Over the past decade there has been increasing concern about the types of new developments that have been created in our cities. There has been growing recognition that urban sprawl is both unattractive and dysfunctional: somewhere along the way we lost the ability to create real “places” that have their own unique character and sense of identity and settled instead for soulless McMansions rolled out across a denuded landscape. At the same time there has been a slowly emerging understanding that it is not possible to create communities which are socially, economically and environmentally sustainable unless they are underpinned by good urban design.
But if this is the case, who is responsible for ensuring that we move in this direction and what must be done to achieve it?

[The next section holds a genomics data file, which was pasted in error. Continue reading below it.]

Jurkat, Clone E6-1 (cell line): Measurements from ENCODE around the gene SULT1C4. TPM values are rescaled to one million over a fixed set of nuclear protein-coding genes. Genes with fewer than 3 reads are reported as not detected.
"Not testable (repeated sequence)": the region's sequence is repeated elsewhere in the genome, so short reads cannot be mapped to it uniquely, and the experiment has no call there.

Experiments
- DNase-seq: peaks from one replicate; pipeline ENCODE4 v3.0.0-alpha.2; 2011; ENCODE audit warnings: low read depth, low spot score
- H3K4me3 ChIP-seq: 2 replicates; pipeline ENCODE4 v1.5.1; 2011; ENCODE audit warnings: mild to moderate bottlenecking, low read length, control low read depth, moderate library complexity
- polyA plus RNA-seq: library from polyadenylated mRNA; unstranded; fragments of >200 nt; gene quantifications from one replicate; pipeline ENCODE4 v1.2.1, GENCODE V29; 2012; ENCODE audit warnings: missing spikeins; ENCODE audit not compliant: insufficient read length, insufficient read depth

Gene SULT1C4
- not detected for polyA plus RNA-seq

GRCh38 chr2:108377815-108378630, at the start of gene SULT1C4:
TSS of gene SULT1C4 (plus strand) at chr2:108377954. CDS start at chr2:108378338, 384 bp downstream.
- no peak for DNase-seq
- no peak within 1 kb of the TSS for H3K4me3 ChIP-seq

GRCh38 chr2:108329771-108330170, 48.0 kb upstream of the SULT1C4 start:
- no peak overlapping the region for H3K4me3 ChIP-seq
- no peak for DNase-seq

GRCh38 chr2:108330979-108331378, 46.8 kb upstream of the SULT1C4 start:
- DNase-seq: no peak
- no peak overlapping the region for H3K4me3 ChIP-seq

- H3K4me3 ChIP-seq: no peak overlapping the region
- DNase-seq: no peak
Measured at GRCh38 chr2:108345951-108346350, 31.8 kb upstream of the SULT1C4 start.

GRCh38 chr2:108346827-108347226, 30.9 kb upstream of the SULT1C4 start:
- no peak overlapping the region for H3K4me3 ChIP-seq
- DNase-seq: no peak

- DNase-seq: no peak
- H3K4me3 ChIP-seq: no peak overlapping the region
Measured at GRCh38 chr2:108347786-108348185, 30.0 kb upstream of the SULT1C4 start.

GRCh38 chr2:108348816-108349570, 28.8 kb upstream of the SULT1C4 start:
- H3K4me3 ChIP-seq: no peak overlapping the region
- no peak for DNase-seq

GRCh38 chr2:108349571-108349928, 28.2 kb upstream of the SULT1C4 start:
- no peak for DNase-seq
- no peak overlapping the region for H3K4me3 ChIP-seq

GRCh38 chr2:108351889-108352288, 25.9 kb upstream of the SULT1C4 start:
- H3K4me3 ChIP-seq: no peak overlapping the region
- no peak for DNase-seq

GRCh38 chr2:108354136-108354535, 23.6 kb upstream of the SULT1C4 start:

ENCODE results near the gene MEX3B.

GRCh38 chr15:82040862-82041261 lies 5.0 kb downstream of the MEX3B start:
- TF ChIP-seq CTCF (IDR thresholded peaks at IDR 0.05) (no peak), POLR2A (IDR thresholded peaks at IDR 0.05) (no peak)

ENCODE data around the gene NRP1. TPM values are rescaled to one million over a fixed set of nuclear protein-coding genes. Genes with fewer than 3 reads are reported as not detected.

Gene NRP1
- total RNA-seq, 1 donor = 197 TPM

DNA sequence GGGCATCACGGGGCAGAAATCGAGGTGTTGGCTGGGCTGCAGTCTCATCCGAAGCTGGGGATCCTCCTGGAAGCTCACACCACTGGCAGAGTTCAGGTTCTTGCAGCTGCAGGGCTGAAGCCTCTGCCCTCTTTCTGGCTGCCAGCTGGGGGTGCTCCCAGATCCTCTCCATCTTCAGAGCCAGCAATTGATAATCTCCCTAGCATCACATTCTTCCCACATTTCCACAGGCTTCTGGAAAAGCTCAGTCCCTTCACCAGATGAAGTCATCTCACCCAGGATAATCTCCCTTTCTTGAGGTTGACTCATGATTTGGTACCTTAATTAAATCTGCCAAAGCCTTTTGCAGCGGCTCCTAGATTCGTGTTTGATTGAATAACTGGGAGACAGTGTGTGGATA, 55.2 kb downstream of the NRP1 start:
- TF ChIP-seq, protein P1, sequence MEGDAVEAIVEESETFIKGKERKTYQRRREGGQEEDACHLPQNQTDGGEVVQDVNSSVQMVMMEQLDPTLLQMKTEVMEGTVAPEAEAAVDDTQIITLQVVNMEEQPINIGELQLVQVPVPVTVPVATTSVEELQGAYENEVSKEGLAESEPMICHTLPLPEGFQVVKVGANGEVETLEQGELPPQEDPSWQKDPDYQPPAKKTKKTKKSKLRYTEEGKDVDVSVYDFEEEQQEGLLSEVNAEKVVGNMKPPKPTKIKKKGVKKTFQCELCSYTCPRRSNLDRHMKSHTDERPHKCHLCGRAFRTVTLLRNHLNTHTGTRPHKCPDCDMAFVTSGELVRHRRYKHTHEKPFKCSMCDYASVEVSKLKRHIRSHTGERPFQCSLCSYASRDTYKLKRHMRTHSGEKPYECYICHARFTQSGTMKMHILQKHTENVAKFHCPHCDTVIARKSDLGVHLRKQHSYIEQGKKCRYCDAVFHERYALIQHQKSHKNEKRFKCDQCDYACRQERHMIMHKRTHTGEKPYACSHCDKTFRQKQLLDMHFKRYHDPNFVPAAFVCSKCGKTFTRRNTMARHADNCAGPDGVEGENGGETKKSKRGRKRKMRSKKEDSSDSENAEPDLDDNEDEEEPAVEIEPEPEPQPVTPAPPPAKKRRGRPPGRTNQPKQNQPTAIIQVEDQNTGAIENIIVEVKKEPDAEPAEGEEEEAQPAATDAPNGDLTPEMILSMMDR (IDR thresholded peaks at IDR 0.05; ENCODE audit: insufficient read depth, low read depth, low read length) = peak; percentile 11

Councils have always had a regulatory role in urban development and are increasingly playing a broader role in urban design issues.
This paper contends that there is also a clear and important governance role for councils in ensuring that the urban developments they approve are attractive, sustainable and work as vibrant, livable places. However this role is generally neither well understood nor acted upon as councillors and senior staff rarely have the knowledge or language to ask the right questions of planners and urban designers or to know whether the answers that have been given will deliver the desired outcomes “on the ground”.
The paper provides a new frame of reference for addressing this issue. It discusses the governance role of councils in ensuring good urban development and illustrates this with examples drawn from a four week study tour of 18 new urbanist developments in the USA undertaken by the author in February/March 2003.